FIG. 6 is a diagram of the hairpin ribozyme with optimized helix 1 of 7 bp designed to cleave HPV-16 after position 419, shown are the sequences of the optimized ribozyme (RHPV) and substrate (SHPV), regions of base pairing between target substrate and ribozyme are labeled Helix 1 and Helix 2, regions of base pairing required in the "hairpin" portion of the catalyst are labeled Helices 3 and 4;

FIG. 7 is an autoradiograph of the results of cleavage of HPV substrates after the 419 site by the present invention with helix 1 lengths of 6 bp, 7 bp, 8 bp, and 9 bp as shown, reference controls were ribozyme R53 and substrate S17 (lanes 1 and 2), the reaction was at 37 C. with 25 nM ribozyme and 50 nM substrate for 60 minutes, reference reaction was native (-)sTRSV sequence S17/R53 at 10 nM and 100 nM for the times shown;11

FIGS. 8(A) and 8(B) present the results of a time course of the cleavage by RHPV419, (A) is an autoradiograph of the cleavage results at each time point and (B) is a graph of the results from 8A, cleavage conditions were that same as in FIG. 3 using R!=25 nM and S!=100 nM for the times shown; and

FIGS. 9(A) and 9(B) present the results of a kinetic analysis of cleavage by PaPV419, (A) is a graph of the results from 9B and (B) is an autoradiograph of the cleavage results after 10 minutes at each concentration of S!, with cleavage conditions as in FIG. 3 using R!=20 nM and S! of 200 nM (lane 1), 150 nM (lane 2), 100 nM (Lane 3), 75 nM (lane 4), 50 nM (lane 5), and 25 nM (lane 6), Lanes 7 and 8 were controls for reaction completion and were zero minute and one hour respectively for S! of 20 nM.

DETAILED DESCRIPTION OF THE PREFERRED EMBODIMENT

A hairpin ribozyme containing a tetraloop modification was designed, tested and shown to cleave a specific sequence in the primary transcript from human papilloma virus type 16. The cleavage sites immediately followed nucleotide 434 and 419, respectively, in the sequence of this virus. Optimization of the ribozyme was carried out showing that an 8 nt helix 1 was optimal for the 434 site and that a 7 nt helix i was optimal for the 419 site. The time course of the reaction showed nearly complete cleavage of the substrate.

Kinetic parameters for the 434 site were measured using standard Michaelis enzyme kinetic analysis. The Km for the reaction was 21 nM which shows very tight binding of the ribozyme and substrate. The kcat or turnover number was 0.083 min-1 to give an overall catalytic efficiency (kcat/Km) of 4 μM-1 min-1.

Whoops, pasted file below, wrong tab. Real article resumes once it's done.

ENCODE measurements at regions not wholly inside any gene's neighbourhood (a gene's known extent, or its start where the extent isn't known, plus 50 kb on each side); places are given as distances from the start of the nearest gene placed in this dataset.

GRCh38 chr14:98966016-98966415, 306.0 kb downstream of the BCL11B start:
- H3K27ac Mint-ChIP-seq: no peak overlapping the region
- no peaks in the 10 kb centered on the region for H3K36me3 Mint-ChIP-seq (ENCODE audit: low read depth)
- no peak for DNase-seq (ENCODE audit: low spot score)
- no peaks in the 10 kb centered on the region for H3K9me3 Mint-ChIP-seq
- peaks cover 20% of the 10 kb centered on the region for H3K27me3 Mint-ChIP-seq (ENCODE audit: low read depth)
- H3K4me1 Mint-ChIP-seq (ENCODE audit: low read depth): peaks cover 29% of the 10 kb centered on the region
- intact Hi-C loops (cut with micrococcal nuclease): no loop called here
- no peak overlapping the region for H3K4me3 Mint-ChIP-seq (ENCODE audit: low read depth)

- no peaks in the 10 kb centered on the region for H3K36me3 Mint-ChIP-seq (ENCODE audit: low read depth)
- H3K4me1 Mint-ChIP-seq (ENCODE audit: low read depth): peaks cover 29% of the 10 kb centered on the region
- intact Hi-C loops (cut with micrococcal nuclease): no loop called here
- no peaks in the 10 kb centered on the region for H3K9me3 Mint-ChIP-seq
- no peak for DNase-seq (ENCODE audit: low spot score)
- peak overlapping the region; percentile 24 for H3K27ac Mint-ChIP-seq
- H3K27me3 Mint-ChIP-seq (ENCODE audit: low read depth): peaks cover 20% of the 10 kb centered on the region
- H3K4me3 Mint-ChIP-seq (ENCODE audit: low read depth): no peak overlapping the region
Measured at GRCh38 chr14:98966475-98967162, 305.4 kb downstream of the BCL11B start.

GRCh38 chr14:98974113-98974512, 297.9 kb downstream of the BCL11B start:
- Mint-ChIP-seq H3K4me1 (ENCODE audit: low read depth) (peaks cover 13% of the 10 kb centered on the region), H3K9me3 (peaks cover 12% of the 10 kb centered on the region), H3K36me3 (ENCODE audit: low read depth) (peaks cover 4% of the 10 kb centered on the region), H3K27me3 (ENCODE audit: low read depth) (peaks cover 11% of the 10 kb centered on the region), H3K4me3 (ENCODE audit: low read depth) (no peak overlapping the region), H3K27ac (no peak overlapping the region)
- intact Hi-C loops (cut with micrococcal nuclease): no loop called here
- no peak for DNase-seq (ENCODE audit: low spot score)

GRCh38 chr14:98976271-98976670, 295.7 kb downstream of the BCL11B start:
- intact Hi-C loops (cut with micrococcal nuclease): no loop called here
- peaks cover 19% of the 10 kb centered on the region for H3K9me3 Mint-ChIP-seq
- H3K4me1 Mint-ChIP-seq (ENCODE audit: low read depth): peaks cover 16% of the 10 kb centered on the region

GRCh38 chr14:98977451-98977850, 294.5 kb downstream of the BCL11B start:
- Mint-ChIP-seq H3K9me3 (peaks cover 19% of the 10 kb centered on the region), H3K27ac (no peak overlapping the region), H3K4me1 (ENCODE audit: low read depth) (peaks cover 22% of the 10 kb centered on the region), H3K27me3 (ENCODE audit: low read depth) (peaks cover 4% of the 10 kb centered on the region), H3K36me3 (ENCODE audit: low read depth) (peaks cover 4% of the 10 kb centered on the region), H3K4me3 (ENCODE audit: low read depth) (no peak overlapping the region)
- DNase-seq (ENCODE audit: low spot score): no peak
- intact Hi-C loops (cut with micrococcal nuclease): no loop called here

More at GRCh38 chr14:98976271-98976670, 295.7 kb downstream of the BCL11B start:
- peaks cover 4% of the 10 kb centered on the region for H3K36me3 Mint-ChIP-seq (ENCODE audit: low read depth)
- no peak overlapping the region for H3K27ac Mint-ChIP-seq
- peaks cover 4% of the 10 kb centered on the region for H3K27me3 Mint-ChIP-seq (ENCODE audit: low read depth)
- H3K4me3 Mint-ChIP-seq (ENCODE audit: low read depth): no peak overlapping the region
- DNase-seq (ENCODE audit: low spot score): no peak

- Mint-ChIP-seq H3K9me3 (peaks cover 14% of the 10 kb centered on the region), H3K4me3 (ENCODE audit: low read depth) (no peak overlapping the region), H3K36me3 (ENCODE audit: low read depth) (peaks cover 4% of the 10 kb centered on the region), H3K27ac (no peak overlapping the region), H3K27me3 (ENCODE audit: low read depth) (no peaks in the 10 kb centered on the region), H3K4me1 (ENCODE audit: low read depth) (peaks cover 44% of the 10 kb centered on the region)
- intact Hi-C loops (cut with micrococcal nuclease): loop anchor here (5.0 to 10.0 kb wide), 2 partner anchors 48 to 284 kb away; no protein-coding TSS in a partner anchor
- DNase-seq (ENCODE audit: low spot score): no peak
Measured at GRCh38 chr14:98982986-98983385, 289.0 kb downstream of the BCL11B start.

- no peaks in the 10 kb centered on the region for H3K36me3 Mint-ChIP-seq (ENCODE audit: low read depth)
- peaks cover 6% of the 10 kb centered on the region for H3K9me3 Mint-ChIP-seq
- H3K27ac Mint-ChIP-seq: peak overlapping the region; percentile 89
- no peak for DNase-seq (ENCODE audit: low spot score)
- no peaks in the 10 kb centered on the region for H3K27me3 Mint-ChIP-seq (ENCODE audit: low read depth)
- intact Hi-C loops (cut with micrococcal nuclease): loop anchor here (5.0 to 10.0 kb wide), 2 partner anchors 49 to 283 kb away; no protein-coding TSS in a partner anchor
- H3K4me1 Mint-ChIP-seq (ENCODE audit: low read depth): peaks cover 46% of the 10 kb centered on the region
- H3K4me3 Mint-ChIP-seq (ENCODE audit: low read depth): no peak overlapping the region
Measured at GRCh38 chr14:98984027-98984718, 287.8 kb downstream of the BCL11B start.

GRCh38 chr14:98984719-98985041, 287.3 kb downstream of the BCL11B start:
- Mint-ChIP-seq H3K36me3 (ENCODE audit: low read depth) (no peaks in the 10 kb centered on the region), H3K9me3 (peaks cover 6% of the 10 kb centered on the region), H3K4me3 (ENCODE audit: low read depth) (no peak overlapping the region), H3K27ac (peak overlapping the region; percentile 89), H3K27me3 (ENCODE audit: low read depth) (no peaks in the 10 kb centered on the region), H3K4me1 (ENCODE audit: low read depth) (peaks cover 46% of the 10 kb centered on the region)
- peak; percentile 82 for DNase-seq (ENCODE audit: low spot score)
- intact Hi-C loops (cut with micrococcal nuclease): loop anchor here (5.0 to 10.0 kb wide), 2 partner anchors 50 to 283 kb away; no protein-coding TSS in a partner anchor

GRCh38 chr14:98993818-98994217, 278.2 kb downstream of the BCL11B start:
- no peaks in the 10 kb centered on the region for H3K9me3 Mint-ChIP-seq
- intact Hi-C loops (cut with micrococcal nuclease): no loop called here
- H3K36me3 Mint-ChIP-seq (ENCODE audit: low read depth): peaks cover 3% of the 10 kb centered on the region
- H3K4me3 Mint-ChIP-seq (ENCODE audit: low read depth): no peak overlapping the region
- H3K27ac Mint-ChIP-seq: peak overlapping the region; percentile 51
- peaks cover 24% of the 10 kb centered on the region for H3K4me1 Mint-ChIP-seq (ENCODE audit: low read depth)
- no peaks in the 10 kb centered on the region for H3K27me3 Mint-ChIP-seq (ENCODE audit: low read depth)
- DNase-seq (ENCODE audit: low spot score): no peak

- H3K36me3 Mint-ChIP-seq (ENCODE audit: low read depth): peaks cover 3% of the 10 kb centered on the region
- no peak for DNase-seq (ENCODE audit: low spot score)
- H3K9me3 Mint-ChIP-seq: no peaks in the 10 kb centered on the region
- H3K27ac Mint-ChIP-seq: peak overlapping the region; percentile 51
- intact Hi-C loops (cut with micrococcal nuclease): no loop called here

Kinetic parameters for the 419 site were also measured using standard Michaelis enzyme kinetic analysis. The Km for the reaction was 98 nM and the kcat or turnover number was 0.18 min-1 to give an overall catalytic efficiency (kcat/Km) of 1.8 μM-1 min-1.

The optimized target sites are shown in FIG. 1. Cleavage occurred after base 434 and after base 419, respectively, and before the GUC sequence shown as indicated in the diagram. This entire target sequence is part of the primary transcript (SEQ ID No:1) for the E6 and E7 regions of HPV16.15,21 The cap for this mRNA is on nt 97. A splice donor exists at nt 226, and two splice acceptors exist at nt 409 and nt 526. As a result, three different E6-E7 mRNAs can be produced: E6E7, E6(I)E7, and E6(II)E7. E6E7 is the result of the full-length E6E7 transcript, in which the splice donor at nt 226 is not utilized. In E6E7, translation termination of E6 occurs at nt 557. E6(I)E7, the major transcript, is the result of utilization of the splice donor at nt 226 and the splice acceptor at nt 409, and its E6(I) translation termination signal is at nt 415. This gives a truncated E6 coding region and a full-length E7. E6(II)E7, the minor transcript, is the result of utilization of the splice donor at nt 226 and the splice acceptor at nt 526, and its E6(II) translation termination signal is at nt 541 to give a truncated E6 coding region and a full-length E7.15